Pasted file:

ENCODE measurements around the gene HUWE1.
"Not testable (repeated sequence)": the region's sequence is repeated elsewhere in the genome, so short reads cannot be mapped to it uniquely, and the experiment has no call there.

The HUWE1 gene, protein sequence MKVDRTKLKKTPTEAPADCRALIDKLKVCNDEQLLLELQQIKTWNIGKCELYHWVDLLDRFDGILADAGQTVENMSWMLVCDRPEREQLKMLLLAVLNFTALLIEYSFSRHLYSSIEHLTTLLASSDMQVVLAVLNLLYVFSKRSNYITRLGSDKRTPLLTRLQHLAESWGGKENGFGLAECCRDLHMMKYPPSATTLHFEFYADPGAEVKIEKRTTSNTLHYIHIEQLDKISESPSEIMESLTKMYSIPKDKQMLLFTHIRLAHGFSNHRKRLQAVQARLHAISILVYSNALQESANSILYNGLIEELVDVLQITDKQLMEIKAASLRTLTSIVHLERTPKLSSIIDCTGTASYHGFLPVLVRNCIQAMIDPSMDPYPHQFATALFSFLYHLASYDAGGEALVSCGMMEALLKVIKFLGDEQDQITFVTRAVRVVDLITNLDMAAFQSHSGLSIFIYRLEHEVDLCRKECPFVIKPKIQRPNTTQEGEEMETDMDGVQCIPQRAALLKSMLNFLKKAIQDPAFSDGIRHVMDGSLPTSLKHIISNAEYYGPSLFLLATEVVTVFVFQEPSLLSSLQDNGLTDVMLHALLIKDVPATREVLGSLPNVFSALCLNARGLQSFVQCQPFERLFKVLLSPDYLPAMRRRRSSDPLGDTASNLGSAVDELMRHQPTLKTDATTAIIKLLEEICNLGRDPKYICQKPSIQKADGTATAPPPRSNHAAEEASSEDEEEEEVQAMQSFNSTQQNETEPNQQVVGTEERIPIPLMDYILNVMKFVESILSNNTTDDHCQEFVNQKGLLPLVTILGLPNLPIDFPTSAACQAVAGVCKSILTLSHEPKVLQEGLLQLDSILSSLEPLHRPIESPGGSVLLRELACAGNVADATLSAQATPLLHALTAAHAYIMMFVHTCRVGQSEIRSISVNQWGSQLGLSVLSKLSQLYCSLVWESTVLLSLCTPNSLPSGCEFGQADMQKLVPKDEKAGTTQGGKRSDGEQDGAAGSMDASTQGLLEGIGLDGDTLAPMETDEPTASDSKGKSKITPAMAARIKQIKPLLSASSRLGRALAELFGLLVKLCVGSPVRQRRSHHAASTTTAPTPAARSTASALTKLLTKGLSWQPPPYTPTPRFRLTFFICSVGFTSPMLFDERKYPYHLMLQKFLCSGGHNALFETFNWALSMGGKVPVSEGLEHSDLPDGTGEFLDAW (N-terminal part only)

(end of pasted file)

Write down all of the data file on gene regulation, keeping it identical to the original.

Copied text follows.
ENCODE measurements around the gene HUWE1.
"Not testable (repeated sequence)": the region's sequence is repeated elsewhere in the genome, so short reads cannot be mapped to it uniquely, and the experiment has no call there.

The HUWE1 gene, protein sequence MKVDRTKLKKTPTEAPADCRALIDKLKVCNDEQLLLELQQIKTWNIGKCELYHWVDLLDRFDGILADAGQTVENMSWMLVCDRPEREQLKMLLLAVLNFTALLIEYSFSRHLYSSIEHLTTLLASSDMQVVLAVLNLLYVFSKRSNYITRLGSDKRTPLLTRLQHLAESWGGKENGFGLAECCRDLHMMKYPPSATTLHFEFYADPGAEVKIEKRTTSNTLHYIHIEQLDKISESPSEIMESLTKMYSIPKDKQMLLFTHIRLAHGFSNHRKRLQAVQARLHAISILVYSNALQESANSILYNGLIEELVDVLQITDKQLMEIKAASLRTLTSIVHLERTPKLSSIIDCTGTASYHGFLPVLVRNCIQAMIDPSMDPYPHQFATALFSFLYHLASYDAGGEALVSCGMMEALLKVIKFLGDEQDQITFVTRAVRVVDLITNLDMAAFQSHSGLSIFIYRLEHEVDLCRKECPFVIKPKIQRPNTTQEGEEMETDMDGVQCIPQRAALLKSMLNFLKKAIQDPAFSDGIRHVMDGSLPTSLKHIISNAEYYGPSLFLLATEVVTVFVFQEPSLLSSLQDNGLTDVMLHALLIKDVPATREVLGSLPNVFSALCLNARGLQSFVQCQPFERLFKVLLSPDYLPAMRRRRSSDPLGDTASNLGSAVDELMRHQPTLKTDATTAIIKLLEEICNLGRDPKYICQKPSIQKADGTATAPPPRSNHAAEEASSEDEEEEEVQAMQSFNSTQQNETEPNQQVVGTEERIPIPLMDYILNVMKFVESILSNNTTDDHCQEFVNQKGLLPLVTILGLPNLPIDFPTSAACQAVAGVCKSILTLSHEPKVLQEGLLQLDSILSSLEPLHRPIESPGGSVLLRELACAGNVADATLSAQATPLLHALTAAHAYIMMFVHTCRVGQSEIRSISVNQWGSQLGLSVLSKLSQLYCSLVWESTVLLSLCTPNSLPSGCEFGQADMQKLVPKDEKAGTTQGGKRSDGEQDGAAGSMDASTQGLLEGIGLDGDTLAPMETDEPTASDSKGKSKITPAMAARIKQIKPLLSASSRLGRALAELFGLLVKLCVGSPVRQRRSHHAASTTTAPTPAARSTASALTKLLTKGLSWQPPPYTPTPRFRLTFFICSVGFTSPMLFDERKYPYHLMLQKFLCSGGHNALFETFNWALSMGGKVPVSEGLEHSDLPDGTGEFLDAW (N-terminal part only)